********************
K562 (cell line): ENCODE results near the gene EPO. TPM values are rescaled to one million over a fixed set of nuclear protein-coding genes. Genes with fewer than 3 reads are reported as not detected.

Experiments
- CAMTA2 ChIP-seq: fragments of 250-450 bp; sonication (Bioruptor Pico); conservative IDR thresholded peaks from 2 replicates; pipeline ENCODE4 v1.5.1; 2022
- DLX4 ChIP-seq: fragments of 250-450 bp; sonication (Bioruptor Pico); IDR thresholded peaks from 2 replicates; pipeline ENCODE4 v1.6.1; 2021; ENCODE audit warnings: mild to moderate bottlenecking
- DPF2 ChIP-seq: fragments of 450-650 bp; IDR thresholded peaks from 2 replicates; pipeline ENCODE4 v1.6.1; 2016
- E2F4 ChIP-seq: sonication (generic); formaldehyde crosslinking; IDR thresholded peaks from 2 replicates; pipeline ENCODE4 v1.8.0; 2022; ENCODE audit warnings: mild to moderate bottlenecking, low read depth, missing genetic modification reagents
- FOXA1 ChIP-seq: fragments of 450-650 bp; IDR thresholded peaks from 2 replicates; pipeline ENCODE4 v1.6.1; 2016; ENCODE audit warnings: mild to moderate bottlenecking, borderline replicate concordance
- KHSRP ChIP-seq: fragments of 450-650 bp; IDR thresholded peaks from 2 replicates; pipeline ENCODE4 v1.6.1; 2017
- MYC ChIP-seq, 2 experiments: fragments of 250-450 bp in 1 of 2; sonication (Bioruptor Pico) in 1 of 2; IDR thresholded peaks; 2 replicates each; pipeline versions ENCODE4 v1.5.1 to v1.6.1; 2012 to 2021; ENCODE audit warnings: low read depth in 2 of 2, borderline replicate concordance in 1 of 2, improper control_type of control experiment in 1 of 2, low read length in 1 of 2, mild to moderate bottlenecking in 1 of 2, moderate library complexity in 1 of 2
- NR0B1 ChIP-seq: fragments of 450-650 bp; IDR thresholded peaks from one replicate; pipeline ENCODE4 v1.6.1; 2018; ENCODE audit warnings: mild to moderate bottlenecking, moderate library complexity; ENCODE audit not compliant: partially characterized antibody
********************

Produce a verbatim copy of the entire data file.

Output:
K562 (cell line): ENCODE results near the gene EPO. TPM values are rescaled to one million over a fixed set of nuclear protein-coding genes. Genes with fewer than 3 reads are reported as not detected.

Experiments
- CAMTA2 ChIP-seq: fragments of 250-450 bp; sonication (Bioruptor Pico); conservative IDR thresholded peaks from 2 replicates; pipeline ENCODE4 v1.5.1; 2022
- DLX4 ChIP-seq: fragments of 250-450 bp; sonication (Bioruptor Pico); IDR thresholded peaks from 2 replicates; pipeline ENCODE4 v1.6.1; 2021; ENCODE audit warnings: mild to moderate bottlenecking
- DPF2 ChIP-seq: fragments of 450-650 bp; IDR thresholded peaks from 2 replicates; pipeline ENCODE4 v1.6.1; 2016
- E2F4 ChIP-seq: sonication (generic); formaldehyde crosslinking; IDR thresholded peaks from 2 replicates; pipeline ENCODE4 v1.8.0; 2022; ENCODE audit warnings: mild to moderate bottlenecking, low read depth, missing genetic modification reagents
- FOXA1 ChIP-seq: fragments of 450-650 bp; IDR thresholded peaks from 2 replicates; pipeline ENCODE4 v1.6.1; 2016; ENCODE audit warnings: mild to moderate bottlenecking, borderline replicate concordance
- KHSRP ChIP-seq: fragments of 450-650 bp; IDR thresholded peaks from 2 replicates; pipeline ENCODE4 v1.6.1; 2017
- MYC ChIP-seq, 2 experiments: fragments of 250-450 bp in 1 of 2; sonication (Bioruptor Pico) in 1 of 2; IDR thresholded peaks; 2 replicates each; pipeline versions ENCODE4 v1.5.1 to v1.6.1; 2012 to 2021; ENCODE audit warnings: low read depth in 2 of 2, borderline replicate concordance in 1 of 2, improper control_type of control experiment in 1 of 2, low read length in 1 of 2, mild to moderate bottlenecking in 1 of 2, moderate library complexity in 1 of 2
- NR0B1 ChIP-seq: fragments of 450-650 bp; IDR thresholded peaks from one replicate; pipeline ENCODE4 v1.6.1; 2018; ENCODE audit warnings: mild to moderate bottlenecking, moderate library complexity; ENCODE audit not compliant: partially characterized antibody